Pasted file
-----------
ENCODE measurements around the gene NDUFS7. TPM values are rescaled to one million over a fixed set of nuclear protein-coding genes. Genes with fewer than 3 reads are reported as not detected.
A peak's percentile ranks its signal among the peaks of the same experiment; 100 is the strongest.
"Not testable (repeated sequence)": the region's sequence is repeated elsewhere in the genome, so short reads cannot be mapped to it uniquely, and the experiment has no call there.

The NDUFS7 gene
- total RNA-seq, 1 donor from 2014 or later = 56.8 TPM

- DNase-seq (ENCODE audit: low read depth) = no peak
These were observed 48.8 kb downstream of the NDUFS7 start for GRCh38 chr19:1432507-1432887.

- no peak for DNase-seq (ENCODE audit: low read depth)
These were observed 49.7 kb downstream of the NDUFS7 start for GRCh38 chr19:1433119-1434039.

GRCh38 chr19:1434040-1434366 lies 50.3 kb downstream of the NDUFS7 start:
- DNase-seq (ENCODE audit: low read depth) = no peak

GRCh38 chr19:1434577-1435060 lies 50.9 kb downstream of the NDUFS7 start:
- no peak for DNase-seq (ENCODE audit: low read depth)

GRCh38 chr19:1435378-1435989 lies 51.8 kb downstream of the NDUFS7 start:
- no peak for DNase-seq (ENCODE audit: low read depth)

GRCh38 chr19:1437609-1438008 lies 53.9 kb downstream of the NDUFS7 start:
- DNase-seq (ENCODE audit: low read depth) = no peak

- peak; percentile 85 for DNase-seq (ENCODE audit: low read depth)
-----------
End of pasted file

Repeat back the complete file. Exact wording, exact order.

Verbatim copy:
ENCODE measurements around the gene NDUFS7. TPM values are rescaled to one million over a fixed set of nuclear protein-coding genes. Genes with fewer than 3 reads are reported as not detected.
A peak's percentile ranks its signal among the peaks of the same experiment; 100 is the strongest.
"Not testable (repeated sequence)": the region's sequence is repeated elsewhere in the genome, so short reads cannot be mapped to it uniquely, and the experiment has no call there.

The NDUFS7 gene
- total RNA-seq, 1 donor from 2014 or later = 56.8 TPM

- DNase-seq (ENCODE audit: low read depth) = no peak
These were observed 48.8 kb downstream of the NDUFS7 start for GRCh38 chr19:1432507-1432887.

- no peak for DNase-seq (ENCODE audit: low read depth)
These were observed 49.7 kb downstream of the NDUFS7 start for GRCh38 chr19:1433119-1434039.

GRCh38 chr19:1434040-1434366 lies 50.3 kb downstream of the NDUFS7 start:
- DNase-seq (ENCODE audit: low read depth) = no peak

GRCh38 chr19:1434577-1435060 lies 50.9 kb downstream of the NDUFS7 start:
- no peak for DNase-seq (ENCODE audit: low read depth)

GRCh38 chr19:1435378-1435989 lies 51.8 kb downstream of the NDUFS7 start:
- no peak for DNase-seq (ENCODE audit: low read depth)

GRCh38 chr19:1437609-1438008 lies 53.9 kb downstream of the NDUFS7 start:
- DNase-seq (ENCODE audit: low read depth) = no peak

- peak; percentile 85 for DNase-seq (ENCODE audit: low read depth)